What they can and do do is provide specifications - SP ABDC123 transmission fluid, 10w-30 SUZ motor oil, DOT 9 brake fluid, etc. for things to be used in the repair or maintenance of the vehicle. Now, we all know that the only place that you can buy the Hyundai specified ATF is at Hyundai, Kia, or Mitsubishi dealers, but they are not saying you have to buy it from them. They just say something to the effect that if damage occurs from the use of non-specified fluid, they are not fixing it free. The third party - "can be used in place of Hyundai xxx fluid" - suppliers mostly say that if it can be shown that their fluid broke it, they'll pay to fix it. If you put what they say to in the vehicle's transmission when they say to in the manual, and the transmission smokes at less than 100,000 miles, they can't say you didn't maintain it properly. If on the other hand you decide to do a flush at 10,000 miles and put Type-F fluid in the transmission, and it cooks while it should be under warranty, they get to fix / replace it, and hand you a bill for the repairs, and Valvoline will say it's not their problem because they didn't say Type F works in a Hyundai, either.
As for repairs under warranty, things that break that are listed as being covered by warranty need to be repaired by whoever Hyundai says honors the Hyundai warranty - the Hyundai dealer system- or you get to pay whoever does the repairs. Things that break while the vehicle is mostly under warranty that are not covered by warranty - tires, brake pads, the rear bumper if you back into a tree, etc. - don't have to be worked on by a Hyundai dealer. Lets say your left rear wheel bearing goes bad, and you decide get Sears to replace it. You pay Sears (no, I don't know if they actually replace wheel bearings) to do the work. Everything on the vehicle that was under warranty is still under warranty except the left rear wheel bearing. If the left rear bearing goes bad again, it's Sears warranty, not Hyundai's. If the right rear bearing goes bad, it's still under the Hyundai warranty.
Same thing goes for add-ons. If you put a 400 amp alternator in the vehicle to run the thumpmobile amplifier, and the engine throws a rod, as long as you've been changing the oil on time with the right stuff, it would be covered under warranty. If the water pump, or power steering pump goes bad, and they figure out that the 12 inch pulley on the new alternator made the belt tighter, you will be paying for a new pump, and tensioner, and etc. If you leave the non-stock alternator on, and stuff breaks again, you will pay again. If the regulator in the non-stock alternator decides to make 36 volts, and blows up everything electrical in the car, that's not warranty either.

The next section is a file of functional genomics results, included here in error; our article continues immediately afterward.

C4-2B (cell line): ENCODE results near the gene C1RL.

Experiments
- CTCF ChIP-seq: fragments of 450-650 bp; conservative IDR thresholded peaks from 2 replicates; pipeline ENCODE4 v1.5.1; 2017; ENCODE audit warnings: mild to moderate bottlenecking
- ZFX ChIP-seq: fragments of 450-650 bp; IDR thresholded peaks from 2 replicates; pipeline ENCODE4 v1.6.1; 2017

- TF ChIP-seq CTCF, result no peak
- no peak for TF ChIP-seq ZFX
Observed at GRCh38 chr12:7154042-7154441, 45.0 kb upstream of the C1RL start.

Bottom line... You can work on it yourself - they even say so in the manual. If you don't do what they say to do, and something breaks because of what you didn't do, THE THING that breaks is your problem. I asked about the O2 sensors because if they say to replace them, and I don't, and the care fails an emissions test what would otherwise be Hyundai's problem to fix now is mine - like if the cat. fails because of high HC to the exhaust. Of course, if the O2 sensors are that bad, it will never go closed loop, and it will throw a code long before the cat gets damaged - especially with three in the stream.
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I'm mostly just confused on this. The address linked in Bob's post is the Hyunda USA official website. I don't understand why the requirements there don't match the owner's manual. I suspect they have put in another country's maintenance requirements (maybe they don't have the same sophisticated electronics that can monitor the oxygen sensors for failure) and also translated very poorly out of whatever language they were written in. Fuel tank air filter? What the heck is that, anyway?
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There really does appear to be such a thing! Hmaservice... Fuel syste > Fuel delivery system > Components > Item #8 It looks like it's mounted up near the fuel filler.

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That's the filter for the charcoal canister.